Mitchell v. The City of Naples et al
MEMORANDUM ORDER - granting in part and denying in part 48 Sealed Motion for Summary Judgment with Brief in Support and 61 Motion for Summary Judgment and Brief in Support. Signed by Magistrate Judge Roy S. Payne on 7/7/2017. (ch, )
IN THE UNITED STATES DISTRICT COURT
FOR THE EASTERN DISTRICT OF TEXAS
§ Case No. 2:16-CV-01039-RSP
THE CITY OF NAPLES, DANNY MILLS,
Currently before the Court are motions for summary judgment filed by Defendant City of
Naples (Dkt. No. 61), and by Defendants Danny Mills and Dennis Chartier (Dkt. No. 48). Both
motions are granted in part and denied in part as follows.
Plaintiff Arthur Mitchell has been employed by the City of Naples, Texas, since April 2007.
On September 21, 2016, he filed this action against the City and its current and former mayors
alleging that he was paid less than similarly situated white employees because he is AfricanAmerican. Mitchell has identified three white comparators to support his allegation of disparate
pay: Henry Vissering, Dwayne Heard, and Loyd Davlin. Defendants’ motions raise four grounds
for dismissal: (1) that none of the comparators are similarly situated and thus cannot serve as the
basis for a valid claim of disparate pay; (2) that Vissering and Heard cannot be valid comparators
because their employment terminated before Plaintiff’s limitations period began; (3) that neither
of the mayors can be legally responsible for any pay disparity because only the City Council can
set the pay of city employees; and (4) there can be no pay claim against the mayors in their
individual capacities under 42 U.S.C. §1981 (Oden v. Oktibbeha County, 246 F.3d 458, 462 (5th
The summary judgment record supports the Defendants’ position that Henry Vissering is
not a proper comparator for Plaintiff because Vissering was a superintendent with certain very
different job duties than Plaintiff. Whether or not Plaintiff could have performed Vissering’s
duties, and even whether Plaintiff did sometimes perform them, is not the issue. Plaintiff’s job
was materially and indisputedly different from Vissering’s. Accordingly, the motions will be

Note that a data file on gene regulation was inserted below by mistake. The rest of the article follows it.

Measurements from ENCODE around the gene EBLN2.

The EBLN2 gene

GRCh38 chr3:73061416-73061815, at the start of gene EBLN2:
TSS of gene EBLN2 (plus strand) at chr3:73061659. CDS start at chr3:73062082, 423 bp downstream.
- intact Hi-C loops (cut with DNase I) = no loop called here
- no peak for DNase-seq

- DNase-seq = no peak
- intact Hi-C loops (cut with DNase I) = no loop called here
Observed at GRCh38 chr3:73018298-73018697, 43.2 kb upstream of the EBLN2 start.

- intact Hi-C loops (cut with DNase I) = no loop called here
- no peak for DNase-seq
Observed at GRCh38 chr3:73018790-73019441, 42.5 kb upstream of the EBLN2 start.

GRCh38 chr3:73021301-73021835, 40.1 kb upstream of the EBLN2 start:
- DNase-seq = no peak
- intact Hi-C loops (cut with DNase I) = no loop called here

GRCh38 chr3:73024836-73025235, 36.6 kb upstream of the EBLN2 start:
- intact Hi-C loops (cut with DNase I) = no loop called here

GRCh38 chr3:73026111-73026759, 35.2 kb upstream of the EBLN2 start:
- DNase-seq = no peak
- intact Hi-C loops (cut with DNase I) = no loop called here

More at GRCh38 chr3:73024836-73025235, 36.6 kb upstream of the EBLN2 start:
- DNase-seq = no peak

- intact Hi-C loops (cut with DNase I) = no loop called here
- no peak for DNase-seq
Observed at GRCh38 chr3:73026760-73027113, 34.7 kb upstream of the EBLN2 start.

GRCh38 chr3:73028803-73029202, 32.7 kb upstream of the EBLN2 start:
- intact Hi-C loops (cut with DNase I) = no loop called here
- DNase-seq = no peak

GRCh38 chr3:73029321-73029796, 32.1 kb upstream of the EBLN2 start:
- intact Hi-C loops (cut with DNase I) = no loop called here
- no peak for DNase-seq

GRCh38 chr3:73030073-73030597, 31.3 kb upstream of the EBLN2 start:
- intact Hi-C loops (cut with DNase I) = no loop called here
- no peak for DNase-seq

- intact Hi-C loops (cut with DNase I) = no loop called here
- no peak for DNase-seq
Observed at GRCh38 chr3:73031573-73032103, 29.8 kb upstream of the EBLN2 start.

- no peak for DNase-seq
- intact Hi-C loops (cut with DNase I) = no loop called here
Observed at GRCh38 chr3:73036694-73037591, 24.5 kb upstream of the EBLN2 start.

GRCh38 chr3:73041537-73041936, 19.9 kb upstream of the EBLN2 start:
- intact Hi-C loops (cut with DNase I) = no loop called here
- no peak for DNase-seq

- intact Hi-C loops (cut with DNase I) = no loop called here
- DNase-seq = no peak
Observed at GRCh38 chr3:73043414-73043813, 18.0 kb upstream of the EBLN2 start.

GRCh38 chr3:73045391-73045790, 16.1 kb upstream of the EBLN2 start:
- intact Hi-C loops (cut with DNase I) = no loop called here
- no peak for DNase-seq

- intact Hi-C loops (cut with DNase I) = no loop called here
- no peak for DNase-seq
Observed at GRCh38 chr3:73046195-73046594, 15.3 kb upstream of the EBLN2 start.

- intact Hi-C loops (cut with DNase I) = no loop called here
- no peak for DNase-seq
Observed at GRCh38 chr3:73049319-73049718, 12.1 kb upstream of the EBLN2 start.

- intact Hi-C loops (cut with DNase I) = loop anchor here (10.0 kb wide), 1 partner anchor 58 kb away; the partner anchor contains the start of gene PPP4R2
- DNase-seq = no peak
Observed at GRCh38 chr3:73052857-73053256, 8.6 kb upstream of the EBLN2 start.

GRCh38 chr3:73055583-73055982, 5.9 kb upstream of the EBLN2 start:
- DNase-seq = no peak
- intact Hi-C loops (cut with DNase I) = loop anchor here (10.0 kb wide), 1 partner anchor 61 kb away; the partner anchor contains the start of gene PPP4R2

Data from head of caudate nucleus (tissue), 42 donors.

granted to that extent.
While Loyd Davlin eventually became a superintendent, there is a genuine dispute of fact
as to whether he was hired as such. There are also genuine disputes as to the extent of his relevant
experience at the time he was hired and to what extent his job duties differed significantly from
Plaintiff’s. Similarly, there are genuine disputes as to the similarity of the job responsibilities of
Dwayne Heard during the brief period of his employment, and the Court cannot conclude that he
is not a proper comparator.
Defendants point out that both Heard and Vissering left the City’s employment long before
the actionable time frame for Plaintiff’s claims, which the parties agree would be September of
2012. Of course, the Court has already determined that Vissering is not a proper comparator.
However, the fact that Heard left the City in March of 2012 does not prevent Plaintiff from relying
on Heard’s pay to support his claim that his own pay for nearly identical work was discriminatorily
The cases relied upon by Defendants, such as Frazier v. Sabine River Authority, 509
F.App’x 370 (5th Cir. 2013), merely stand for the proposition that a plaintiff cannot recover for a
job that he performed beyond the statute of limitations. They do not hold that a plaintiff cannot
rely upon, as evidence of discrimination, the higher pay that a comparator received for doing the
same job before the limitations period. Brinkley-Obu v. Hughes Training, Inc., 36 F.3d 336, 345
(4th Cir. 1994). Accordingly, the motions are denied with respect to comparison with Heard and
Defendants offer considerable evidence in support of their argument that only the City
Council can set salaries, and thus Mayor Chartier (2015 – present) and former Mayor Mills (2011
– 2015) cannot be liable. However, Plaintiff has offered sufficient summary judgment evidence
to create a genuine dispute of fact, by showing that there is no evidence that the City Council took
action to set the starting salaries of Plaintiff and the comparators, meaning that the Mayors must
have done that when they hired them, and also by showing inconsistent testimony by various city
employees on that issue. Indeed, the Texas statutes on Type A general law municipalities like
Naples also tend to support Plaintiff’s argument about the power of the mayors. Local Government
Code §22.042(a). Even though neither Mills nor Chartier hired Plaintiff initially and set his pay,
Mills did hire Davlin and both had authority over Plaintiff and Davlin and their pay during the
period in which Plaintiff alleges that he was paid less due to his race. There is also no serious
argument about whether the right to be free from racial discrimination in the terms and conditions
of employment was a clearly established constitutional right at all relevant times.
Defendants argue that there can be no pay claim against the mayors in their individual
capacities under 42 U.S.C. §1981. In Oden v. Oktibbeha County, 246 F.3d 458, 462 (5th Cir.
2001), the Court clearly held that elected officials cannot be liable for such pay claims in their
Since the official capacity claims against the mayors have already been
dismissed (Dkt. No. 18), there can be no doubt that only the individual capacity claims remain.
Accordingly, the motion to dismiss the claims under §1981 is granted.
SIGNED this 3rd day of January, 2012.
SIGNED this 7th day of July, 2017.
ROY S. PAYNE
UNITED STATES MAGISTRATE JUDGE
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